Al Jaber was due to speak at the Energy Intelligence Forum, know as "the Oscars of Oil" among climate activist circles, in London in October but reportedly withdrew just days before — a decision Fossil Free London claims was due to the strong presence of protesters, including Greta Thunberg, at the venue.
In recent years, fossil fuel companies have rolled back their climate pledges, lobbied against climate regulations, promoted fossil fuels to young people on Fortnite, manipulated Congress with a stream of false information, and more — taking more than one leaf out of the tobacco industry’s playbook.
Speaking at a side event during the United Nations General Assembly (UNGA) in September, the UN’s former climate chief Christiana Figueres — who had argued for years that oil and gas companies should have a seat at the climate policymaking table — said that fossil fuel companies should be excluded from the COP28 climate summit if they continued to block climate action. Her remarks came just a few months after she made her position clear in an op-ed entitled: “I thought fossil fuel firms could change. I was wrong.”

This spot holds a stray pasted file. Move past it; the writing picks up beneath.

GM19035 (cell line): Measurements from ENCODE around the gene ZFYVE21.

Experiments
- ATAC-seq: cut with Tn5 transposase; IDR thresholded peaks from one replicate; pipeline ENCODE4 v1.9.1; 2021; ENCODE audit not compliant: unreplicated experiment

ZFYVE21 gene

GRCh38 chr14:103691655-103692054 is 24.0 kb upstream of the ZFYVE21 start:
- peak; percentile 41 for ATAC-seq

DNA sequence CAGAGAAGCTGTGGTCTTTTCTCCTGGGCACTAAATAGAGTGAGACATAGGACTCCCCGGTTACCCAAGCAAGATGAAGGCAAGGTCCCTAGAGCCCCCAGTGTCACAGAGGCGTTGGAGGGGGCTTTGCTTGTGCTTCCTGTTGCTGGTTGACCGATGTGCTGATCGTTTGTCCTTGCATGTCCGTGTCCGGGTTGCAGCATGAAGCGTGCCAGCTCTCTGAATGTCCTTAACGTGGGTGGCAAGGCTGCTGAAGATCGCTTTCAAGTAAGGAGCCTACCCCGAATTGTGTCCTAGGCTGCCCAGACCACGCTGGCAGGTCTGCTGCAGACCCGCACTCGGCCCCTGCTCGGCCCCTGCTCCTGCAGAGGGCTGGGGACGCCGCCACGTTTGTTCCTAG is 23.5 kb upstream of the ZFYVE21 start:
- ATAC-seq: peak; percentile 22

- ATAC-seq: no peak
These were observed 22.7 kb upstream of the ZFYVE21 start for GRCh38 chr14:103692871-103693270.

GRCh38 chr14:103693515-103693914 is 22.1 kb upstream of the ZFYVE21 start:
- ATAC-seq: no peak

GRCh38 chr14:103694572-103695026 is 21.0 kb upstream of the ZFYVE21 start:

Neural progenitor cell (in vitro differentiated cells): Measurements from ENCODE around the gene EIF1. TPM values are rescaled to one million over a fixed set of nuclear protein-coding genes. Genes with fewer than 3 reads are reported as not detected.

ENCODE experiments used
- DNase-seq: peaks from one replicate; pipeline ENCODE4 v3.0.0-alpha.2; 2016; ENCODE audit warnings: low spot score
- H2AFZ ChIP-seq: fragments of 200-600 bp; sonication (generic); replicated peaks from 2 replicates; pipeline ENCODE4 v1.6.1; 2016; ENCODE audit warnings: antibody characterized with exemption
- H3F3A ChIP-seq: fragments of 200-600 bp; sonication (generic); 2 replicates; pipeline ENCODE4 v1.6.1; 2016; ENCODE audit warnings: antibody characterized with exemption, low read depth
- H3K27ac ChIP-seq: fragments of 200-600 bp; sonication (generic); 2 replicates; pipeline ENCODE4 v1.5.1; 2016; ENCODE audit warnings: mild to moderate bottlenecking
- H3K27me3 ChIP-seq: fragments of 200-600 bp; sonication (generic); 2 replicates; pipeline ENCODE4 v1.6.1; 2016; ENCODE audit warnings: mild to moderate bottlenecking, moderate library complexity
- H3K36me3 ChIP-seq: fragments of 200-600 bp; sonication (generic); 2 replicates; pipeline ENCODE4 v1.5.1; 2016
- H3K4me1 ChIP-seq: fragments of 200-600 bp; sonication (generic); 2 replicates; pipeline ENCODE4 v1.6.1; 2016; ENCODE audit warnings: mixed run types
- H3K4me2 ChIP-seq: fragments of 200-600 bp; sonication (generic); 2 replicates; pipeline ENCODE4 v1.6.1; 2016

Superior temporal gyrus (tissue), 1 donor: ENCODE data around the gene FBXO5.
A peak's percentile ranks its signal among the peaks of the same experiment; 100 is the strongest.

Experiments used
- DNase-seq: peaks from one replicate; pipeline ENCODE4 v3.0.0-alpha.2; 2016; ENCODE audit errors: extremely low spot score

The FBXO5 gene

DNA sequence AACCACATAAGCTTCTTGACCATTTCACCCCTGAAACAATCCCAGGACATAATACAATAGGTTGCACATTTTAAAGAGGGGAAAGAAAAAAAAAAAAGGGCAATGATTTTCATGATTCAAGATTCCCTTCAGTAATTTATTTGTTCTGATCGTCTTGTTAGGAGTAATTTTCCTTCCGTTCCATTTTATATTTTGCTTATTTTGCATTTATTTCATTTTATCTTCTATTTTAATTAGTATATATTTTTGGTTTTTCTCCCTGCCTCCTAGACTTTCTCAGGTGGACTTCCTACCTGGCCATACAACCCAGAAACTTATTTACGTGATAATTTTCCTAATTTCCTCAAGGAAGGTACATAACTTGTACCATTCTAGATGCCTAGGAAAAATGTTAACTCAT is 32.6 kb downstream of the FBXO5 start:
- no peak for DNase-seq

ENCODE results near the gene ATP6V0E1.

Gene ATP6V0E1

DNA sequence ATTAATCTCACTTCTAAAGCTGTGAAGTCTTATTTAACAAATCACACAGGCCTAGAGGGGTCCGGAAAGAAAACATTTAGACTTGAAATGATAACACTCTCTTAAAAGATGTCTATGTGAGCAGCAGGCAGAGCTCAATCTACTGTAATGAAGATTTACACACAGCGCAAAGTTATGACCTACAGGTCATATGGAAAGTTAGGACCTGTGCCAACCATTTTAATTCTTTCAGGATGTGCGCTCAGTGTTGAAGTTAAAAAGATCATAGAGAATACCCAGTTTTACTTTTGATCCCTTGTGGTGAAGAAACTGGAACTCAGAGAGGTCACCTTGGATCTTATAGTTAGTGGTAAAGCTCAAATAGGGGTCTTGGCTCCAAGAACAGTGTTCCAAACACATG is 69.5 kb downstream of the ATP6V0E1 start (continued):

Shortly after Figueres' opinion piece was published, the UN announced it would require fossil fuel lobbyists to identify themselves as such when registering for COP28. While politicians lauded this move, journalist Amy Westervelt said it simply “add[s] to the fairytale that industry representatives are attending the summit in good faith.”
At COP26, which took place in Glasgow in 2021, fossil fuel lobbyists outnumbered any nation’s delegation. In fact, oil, gas, and coal were better represented at the summit than the combined representation of the eight countries that had suffered the greatest climate change effects since 2000.
Intersectional climate activist Tori Tsui told Global Citizen: “Hundreds of fossil fuel lobbyists find it very easy to get into COP yet climate justice advocates have to scramble for accreditation and funding to be there and many can’t.”
Many activists who would like to attend are facing the issue of steep costs. Following activist Mana Omar’s calculations, “at least US$6,000-7,000 is needed for one person to attend,” putting the climate conference well out of reach for many activists, particularly those from the Global South.